Hello, I am really having trouble with this one:
Q. Data collected over a long period of time show that a particular genetic defect occurs in 1 of every 1000 children. The records of a medical clinic show x=60 children with the defect in a total of 50,000 examined. If the 50,000 were a random sample from the population of children represented by past records,What is the probability of observing a value of X eqaul to 60 or more?
Any help will be greatly appreciated,
Cheers, RaVS
The condition that I use when considering the normal approximation is . In practice this means that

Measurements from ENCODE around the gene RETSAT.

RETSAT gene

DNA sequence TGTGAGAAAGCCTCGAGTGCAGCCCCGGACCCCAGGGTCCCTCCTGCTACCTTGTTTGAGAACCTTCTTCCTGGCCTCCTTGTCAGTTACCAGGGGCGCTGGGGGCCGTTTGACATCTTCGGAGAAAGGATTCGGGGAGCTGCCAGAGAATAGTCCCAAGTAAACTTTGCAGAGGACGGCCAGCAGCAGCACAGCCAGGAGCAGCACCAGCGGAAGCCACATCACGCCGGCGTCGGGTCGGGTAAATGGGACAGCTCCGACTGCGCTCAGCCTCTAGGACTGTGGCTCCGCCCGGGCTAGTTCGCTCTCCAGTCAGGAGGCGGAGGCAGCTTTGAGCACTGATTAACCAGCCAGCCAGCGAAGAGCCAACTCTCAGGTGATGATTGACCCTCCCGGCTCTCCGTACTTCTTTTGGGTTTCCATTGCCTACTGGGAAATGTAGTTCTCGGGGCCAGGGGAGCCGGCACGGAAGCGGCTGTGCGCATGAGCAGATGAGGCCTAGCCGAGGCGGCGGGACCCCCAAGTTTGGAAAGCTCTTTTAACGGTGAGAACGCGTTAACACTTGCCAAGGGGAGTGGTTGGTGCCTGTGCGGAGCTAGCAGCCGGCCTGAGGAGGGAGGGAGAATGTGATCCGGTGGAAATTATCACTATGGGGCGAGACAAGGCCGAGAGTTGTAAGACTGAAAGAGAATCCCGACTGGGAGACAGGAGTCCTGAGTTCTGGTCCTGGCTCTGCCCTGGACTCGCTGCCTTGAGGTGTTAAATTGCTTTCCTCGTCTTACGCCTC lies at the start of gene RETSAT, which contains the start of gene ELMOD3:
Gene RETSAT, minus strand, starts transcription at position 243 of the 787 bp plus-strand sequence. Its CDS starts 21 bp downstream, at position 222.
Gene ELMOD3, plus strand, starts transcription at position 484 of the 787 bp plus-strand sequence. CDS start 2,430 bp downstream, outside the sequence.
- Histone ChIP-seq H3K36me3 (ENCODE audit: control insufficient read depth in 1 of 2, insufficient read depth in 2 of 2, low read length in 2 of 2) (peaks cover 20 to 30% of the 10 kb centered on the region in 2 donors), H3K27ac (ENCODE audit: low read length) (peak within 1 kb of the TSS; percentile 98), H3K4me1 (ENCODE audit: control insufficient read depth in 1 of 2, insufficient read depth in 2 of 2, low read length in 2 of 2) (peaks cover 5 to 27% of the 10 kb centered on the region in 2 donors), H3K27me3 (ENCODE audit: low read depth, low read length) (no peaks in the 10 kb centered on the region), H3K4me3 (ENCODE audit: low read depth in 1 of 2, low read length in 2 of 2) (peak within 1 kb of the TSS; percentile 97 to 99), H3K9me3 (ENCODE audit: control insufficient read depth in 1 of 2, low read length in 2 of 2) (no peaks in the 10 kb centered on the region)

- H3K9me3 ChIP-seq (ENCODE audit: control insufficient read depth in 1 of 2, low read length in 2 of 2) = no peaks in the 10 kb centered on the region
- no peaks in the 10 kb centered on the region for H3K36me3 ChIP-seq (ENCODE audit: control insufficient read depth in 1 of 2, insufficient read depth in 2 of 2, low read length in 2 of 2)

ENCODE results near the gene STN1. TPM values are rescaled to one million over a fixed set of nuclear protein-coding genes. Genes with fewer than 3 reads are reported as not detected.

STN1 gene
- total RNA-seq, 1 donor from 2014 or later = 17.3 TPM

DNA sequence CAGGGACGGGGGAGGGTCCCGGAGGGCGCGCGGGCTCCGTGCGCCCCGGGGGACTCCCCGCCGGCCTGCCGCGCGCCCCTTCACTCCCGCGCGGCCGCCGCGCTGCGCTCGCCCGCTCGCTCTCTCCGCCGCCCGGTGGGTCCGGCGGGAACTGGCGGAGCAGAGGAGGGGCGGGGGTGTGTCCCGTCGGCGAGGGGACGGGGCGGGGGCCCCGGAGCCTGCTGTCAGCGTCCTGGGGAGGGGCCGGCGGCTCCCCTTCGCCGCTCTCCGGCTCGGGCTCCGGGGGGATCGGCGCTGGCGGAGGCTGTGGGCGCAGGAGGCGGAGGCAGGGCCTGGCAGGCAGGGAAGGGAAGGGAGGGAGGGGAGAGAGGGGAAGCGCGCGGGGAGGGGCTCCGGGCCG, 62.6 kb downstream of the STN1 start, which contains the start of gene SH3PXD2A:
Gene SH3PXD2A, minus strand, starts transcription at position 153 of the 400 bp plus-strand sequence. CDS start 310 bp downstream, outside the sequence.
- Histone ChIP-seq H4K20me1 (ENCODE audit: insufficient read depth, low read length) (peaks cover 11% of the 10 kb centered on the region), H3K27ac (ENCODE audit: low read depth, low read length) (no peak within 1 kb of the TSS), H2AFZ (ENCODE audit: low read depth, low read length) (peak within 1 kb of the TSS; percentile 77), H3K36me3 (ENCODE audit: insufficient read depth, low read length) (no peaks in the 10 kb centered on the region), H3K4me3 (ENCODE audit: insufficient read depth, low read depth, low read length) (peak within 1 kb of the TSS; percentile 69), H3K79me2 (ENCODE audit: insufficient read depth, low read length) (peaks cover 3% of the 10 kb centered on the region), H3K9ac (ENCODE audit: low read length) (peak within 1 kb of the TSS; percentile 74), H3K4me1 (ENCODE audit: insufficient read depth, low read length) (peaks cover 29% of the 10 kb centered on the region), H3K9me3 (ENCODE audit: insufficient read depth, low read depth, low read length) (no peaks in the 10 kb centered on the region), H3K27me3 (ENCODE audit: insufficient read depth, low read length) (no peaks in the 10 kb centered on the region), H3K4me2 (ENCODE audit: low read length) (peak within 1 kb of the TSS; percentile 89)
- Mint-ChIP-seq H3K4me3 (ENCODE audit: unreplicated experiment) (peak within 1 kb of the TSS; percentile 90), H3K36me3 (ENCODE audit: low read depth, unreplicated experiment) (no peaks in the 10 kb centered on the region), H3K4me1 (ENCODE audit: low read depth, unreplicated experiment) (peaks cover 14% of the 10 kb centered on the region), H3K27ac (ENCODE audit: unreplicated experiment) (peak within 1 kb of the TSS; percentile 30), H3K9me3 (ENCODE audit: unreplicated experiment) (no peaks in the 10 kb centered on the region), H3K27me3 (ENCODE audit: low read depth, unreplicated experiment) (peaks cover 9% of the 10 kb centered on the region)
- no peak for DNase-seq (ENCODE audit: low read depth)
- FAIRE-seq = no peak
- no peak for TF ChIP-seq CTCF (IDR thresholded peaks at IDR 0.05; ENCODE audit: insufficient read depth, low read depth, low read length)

Depending on the time of day and wind direction this can mean anything from to , or if we are discussing very low probability events to never (low probability events that occur in certain safety analyses for example).
Actually that is not what I usually do; I always first consider the normal approximation and only if the answer using that is not blindingly clear do I resort to exact calculation (or a better approximate method), that and the desire to impress simple minds. Reality does not really support high precision probability calculations, but we don't tell the punters this.
CB